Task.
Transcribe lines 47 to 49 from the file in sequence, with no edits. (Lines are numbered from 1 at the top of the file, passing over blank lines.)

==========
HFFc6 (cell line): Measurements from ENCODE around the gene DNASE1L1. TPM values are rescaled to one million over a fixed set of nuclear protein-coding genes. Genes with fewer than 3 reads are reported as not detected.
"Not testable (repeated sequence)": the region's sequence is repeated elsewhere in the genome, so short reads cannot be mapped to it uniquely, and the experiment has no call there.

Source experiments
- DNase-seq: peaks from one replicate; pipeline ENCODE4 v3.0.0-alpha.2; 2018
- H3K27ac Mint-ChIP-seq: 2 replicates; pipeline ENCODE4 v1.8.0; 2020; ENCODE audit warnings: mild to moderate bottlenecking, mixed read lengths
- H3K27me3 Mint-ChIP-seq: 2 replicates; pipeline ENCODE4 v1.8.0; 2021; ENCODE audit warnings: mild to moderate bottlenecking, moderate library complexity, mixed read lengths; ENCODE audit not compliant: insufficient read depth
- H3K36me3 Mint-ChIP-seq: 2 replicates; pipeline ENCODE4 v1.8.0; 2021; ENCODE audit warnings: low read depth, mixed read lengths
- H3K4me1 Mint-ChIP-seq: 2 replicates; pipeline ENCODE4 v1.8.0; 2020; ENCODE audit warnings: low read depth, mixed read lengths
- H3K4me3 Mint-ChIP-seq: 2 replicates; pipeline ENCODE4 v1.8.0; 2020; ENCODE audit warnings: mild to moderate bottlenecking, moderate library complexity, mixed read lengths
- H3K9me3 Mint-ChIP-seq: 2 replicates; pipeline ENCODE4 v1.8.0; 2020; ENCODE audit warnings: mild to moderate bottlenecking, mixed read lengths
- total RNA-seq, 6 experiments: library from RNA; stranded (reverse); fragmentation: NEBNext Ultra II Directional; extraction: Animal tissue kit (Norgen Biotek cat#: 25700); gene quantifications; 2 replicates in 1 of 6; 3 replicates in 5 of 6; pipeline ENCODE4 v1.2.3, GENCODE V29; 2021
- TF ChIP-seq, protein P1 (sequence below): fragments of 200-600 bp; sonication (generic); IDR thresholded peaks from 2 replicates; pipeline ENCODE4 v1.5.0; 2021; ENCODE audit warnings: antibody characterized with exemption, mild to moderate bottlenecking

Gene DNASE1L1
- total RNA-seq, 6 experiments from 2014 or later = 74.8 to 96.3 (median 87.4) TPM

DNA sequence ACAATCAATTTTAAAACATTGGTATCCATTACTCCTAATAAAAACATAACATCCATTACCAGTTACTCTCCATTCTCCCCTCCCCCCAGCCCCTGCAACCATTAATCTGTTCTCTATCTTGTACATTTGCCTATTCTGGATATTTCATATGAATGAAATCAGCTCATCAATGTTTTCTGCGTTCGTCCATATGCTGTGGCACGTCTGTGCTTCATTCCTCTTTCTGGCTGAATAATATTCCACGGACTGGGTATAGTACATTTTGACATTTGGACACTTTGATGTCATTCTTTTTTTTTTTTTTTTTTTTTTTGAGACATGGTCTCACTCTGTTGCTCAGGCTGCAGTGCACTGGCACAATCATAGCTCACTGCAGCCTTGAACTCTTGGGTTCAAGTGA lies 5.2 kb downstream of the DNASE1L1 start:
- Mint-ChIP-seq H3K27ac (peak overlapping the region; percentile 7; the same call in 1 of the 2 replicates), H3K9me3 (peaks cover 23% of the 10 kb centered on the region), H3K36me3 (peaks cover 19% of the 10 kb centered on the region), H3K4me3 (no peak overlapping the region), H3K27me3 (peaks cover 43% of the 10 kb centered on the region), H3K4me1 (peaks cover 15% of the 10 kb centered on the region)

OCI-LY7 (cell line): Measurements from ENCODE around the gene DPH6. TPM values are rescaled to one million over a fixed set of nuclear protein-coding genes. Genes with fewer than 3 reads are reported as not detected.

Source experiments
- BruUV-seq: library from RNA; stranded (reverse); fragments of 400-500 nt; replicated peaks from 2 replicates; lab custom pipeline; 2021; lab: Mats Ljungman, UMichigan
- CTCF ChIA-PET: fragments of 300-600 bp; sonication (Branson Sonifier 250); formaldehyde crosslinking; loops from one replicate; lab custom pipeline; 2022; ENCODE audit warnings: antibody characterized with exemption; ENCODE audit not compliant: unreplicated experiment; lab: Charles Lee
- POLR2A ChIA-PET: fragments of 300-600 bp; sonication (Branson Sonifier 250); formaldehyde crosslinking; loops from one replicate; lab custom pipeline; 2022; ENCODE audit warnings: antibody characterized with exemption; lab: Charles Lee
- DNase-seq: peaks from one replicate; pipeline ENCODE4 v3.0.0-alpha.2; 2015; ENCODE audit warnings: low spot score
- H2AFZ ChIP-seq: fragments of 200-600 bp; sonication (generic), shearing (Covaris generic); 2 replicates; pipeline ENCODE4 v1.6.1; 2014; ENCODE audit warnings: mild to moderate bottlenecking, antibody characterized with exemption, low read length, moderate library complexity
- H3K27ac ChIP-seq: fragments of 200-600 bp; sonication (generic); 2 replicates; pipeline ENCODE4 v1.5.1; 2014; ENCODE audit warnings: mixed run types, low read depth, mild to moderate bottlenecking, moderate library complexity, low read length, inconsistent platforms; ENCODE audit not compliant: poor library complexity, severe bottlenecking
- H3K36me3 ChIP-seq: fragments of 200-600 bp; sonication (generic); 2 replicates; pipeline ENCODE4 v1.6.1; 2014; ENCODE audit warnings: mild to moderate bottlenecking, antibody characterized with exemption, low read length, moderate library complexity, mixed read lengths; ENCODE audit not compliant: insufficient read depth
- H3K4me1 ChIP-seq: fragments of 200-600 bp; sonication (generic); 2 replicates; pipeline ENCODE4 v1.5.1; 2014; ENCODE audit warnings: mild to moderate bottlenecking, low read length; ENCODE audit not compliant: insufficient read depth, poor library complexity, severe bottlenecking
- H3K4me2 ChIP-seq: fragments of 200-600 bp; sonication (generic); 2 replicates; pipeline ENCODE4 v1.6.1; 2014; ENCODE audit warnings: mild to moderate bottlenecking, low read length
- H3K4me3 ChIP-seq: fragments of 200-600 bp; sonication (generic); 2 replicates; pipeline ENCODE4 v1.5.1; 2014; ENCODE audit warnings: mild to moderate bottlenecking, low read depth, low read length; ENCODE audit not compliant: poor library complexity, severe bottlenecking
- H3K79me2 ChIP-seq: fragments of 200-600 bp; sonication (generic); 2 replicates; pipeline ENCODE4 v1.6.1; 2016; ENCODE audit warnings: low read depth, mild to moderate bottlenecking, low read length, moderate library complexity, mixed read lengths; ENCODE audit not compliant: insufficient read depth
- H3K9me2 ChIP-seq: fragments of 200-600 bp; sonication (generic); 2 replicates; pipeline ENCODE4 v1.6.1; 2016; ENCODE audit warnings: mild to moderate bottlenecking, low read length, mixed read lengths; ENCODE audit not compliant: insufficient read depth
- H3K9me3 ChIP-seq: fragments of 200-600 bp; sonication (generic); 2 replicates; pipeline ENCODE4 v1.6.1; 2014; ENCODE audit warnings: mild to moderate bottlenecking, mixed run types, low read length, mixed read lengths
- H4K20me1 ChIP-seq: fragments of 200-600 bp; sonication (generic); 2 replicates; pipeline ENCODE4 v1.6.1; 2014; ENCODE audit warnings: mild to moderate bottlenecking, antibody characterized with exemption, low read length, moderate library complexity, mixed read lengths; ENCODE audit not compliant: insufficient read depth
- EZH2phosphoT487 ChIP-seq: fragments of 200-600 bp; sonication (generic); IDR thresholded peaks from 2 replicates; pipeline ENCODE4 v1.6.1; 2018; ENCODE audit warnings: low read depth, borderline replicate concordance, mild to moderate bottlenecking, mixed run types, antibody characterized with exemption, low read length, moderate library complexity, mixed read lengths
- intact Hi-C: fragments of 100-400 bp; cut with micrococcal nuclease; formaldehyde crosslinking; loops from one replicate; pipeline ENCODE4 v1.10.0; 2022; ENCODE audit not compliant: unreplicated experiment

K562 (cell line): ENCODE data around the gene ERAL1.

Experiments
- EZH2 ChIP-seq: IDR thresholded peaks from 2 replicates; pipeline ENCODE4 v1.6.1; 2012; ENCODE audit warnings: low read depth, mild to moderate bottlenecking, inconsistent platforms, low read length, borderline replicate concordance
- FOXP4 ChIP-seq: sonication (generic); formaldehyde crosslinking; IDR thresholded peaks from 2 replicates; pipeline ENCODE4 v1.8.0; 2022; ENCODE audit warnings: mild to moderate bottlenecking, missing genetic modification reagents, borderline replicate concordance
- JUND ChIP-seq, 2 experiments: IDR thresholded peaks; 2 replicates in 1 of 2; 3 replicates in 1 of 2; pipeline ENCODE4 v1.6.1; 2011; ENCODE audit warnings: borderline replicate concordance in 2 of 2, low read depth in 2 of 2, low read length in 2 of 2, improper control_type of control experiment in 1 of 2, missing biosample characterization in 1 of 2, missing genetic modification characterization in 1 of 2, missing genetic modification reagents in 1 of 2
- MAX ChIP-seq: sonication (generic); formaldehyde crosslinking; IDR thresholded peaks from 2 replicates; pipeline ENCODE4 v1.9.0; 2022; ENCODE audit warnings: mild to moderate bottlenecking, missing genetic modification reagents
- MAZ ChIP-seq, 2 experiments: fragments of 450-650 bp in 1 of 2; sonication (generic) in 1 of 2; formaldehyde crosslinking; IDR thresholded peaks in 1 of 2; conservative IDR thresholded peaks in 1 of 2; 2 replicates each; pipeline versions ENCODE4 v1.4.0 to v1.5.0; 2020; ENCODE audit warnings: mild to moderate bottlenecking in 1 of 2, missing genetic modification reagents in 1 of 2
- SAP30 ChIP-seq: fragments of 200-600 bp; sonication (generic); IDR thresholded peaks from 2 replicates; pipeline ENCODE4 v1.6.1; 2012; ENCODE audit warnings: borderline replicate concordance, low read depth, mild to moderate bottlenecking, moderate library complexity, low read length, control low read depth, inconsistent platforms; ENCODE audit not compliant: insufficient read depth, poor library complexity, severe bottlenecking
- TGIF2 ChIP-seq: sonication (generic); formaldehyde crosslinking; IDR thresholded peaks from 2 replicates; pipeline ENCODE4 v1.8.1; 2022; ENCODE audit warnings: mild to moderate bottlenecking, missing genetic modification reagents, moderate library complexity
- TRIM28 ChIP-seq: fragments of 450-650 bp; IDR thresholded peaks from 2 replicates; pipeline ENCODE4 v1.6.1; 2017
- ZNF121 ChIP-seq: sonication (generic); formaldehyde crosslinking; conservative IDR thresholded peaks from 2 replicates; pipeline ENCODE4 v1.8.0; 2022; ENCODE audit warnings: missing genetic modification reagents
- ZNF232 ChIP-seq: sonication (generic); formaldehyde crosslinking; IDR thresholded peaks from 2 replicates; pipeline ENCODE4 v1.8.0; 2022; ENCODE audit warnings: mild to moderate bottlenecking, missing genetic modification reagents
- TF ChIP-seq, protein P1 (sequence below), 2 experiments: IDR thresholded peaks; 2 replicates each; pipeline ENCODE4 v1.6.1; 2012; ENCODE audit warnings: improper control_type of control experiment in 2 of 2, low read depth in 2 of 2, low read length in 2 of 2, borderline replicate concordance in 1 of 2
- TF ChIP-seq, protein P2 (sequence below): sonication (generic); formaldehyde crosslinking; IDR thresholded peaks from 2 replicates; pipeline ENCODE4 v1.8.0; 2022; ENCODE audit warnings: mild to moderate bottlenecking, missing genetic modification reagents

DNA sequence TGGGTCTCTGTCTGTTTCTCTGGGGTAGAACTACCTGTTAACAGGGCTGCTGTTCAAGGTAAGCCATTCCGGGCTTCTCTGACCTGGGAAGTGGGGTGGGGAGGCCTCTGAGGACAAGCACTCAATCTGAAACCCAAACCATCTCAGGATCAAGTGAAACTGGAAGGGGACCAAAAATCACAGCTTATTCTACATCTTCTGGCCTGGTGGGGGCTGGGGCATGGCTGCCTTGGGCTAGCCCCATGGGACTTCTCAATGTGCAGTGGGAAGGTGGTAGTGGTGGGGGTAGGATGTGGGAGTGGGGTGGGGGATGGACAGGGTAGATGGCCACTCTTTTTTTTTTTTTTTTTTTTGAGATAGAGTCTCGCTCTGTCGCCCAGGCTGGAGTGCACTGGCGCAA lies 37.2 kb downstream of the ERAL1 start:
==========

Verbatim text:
- TF ChIP-seq, protein P1 (sequence below), 2 experiments: IDR thresholded peaks; 2 replicates each; pipeline ENCODE4 v1.6.1; 2012; ENCODE audit warnings: improper control_type of control experiment in 2 of 2, low read depth in 2 of 2, low read length in 2 of 2, borderline replicate concordance in 1 of 2
- TF ChIP-seq, protein P2 (sequence below): sonication (generic); formaldehyde crosslinking; IDR thresholded peaks from 2 replicates; pipeline ENCODE4 v1.8.0; 2022; ENCODE audit warnings: mild to moderate bottlenecking, missing genetic modification reagents

DNA sequence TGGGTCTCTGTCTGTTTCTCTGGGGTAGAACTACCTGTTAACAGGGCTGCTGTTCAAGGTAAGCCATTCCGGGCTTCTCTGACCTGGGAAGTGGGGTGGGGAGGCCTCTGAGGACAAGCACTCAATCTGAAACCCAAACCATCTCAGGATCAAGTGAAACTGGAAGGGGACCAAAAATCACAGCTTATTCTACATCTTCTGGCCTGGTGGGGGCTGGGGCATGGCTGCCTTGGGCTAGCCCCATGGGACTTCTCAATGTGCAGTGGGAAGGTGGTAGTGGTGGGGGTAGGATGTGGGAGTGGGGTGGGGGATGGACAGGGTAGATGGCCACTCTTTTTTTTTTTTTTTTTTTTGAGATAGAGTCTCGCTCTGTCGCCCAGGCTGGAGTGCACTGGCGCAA lies 37.2 kb downstream of the ERAL1 start: